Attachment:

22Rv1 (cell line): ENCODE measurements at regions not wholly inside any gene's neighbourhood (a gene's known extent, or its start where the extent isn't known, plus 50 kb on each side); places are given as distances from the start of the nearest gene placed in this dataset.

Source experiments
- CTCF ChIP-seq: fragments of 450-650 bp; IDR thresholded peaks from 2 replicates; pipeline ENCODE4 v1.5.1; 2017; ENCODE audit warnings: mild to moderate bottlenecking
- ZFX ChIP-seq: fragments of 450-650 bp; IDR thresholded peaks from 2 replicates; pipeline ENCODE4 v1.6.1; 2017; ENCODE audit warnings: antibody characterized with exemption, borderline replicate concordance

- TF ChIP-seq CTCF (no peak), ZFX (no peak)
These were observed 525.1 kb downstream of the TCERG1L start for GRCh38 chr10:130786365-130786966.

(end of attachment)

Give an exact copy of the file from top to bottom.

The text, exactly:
22Rv1 (cell line): ENCODE measurements at regions not wholly inside any gene's neighbourhood (a gene's known extent, or its start where the extent isn't known, plus 50 kb on each side); places are given as distances from the start of the nearest gene placed in this dataset.

Source experiments
- CTCF ChIP-seq: fragments of 450-650 bp; IDR thresholded peaks from 2 replicates; pipeline ENCODE4 v1.5.1; 2017; ENCODE audit warnings: mild to moderate bottlenecking
- ZFX ChIP-seq: fragments of 450-650 bp; IDR thresholded peaks from 2 replicates; pipeline ENCODE4 v1.6.1; 2017; ENCODE audit warnings: antibody characterized with exemption, borderline replicate concordance

- TF ChIP-seq CTCF (no peak), ZFX (no peak)
These were observed 525.1 kb downstream of the TCERG1L start for GRCh38 chr10:130786365-130786966.